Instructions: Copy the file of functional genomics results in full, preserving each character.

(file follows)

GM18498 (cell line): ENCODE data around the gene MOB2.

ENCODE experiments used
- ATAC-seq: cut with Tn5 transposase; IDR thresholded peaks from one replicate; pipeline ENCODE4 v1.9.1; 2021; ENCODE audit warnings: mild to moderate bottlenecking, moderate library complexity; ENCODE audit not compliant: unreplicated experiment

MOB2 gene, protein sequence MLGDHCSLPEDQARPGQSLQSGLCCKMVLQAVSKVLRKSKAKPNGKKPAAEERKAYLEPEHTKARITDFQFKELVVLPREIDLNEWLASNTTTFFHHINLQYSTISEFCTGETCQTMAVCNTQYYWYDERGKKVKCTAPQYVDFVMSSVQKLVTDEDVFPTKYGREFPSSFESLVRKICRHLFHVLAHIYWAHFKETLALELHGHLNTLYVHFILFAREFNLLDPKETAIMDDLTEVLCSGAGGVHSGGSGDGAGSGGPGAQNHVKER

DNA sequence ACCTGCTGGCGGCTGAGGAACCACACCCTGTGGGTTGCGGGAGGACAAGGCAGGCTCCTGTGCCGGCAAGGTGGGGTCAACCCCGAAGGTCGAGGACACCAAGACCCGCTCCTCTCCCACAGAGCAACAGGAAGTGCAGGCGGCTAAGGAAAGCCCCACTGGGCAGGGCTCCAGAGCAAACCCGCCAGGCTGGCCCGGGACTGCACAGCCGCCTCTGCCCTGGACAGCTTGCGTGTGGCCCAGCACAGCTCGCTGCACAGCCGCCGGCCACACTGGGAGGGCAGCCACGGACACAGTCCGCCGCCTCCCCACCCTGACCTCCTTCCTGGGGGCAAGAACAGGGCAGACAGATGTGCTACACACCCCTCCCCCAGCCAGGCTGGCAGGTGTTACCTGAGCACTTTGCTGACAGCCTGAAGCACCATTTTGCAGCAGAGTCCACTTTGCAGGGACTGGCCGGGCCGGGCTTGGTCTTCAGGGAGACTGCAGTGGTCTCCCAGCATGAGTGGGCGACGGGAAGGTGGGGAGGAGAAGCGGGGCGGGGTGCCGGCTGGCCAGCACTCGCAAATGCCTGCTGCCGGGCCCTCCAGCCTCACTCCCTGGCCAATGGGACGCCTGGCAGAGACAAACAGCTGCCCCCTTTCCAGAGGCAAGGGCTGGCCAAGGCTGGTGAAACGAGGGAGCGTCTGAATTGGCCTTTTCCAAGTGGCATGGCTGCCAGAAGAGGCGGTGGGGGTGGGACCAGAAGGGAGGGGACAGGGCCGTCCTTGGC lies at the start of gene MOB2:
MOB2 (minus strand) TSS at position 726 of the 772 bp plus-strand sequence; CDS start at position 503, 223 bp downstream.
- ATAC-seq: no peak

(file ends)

GM18498 (cell line): ENCODE data around the gene MOB2.

ENCODE experiments used
- ATAC-seq: cut with Tn5 transposase; IDR thresholded peaks from one replicate; pipeline ENCODE4 v1.9.1; 2021; ENCODE audit warnings: mild to moderate bottlenecking, moderate library complexity; ENCODE audit not compliant: unreplicated experiment

MOB2 gene, protein sequence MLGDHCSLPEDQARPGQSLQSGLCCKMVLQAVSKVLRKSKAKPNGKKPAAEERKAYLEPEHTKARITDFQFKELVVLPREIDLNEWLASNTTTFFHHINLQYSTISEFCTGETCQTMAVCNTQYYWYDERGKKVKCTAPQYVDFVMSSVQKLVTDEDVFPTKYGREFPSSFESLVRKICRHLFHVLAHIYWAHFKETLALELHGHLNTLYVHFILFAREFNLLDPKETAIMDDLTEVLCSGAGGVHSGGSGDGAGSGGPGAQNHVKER

DNA sequence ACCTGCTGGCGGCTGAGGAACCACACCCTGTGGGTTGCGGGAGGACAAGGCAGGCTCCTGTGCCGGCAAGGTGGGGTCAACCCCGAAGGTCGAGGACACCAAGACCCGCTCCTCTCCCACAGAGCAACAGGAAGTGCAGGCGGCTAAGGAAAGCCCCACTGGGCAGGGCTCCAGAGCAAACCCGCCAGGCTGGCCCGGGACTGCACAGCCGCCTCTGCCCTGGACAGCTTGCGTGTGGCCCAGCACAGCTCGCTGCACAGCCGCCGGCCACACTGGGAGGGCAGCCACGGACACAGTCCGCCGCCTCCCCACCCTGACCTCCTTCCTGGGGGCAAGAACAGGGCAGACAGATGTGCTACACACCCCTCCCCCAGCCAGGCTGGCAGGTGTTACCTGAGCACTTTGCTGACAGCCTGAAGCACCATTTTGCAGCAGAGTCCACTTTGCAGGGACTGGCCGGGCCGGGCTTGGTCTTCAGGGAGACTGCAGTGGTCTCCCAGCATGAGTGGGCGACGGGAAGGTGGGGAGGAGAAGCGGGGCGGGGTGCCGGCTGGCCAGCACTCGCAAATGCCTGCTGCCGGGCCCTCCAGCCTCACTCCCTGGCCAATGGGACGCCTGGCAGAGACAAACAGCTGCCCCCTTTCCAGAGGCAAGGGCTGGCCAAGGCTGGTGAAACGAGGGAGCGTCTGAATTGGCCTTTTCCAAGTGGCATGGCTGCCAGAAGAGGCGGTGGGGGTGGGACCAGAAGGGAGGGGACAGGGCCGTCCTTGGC lies at the start of gene MOB2:
MOB2 (minus strand) TSS at position 726 of the 772 bp plus-strand sequence; CDS start at position 503, 223 bp downstream.
- ATAC-seq: no peak